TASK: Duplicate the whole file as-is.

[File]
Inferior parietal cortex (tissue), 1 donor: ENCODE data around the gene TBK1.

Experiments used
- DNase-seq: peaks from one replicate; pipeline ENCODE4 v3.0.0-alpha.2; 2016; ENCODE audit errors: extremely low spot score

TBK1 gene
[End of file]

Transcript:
Inferior parietal cortex (tissue), 1 donor: ENCODE data around the gene TBK1.

Experiments used
- DNase-seq: peaks from one replicate; pipeline ENCODE4 v3.0.0-alpha.2; 2016; ENCODE audit errors: extremely low spot score

TBK1 gene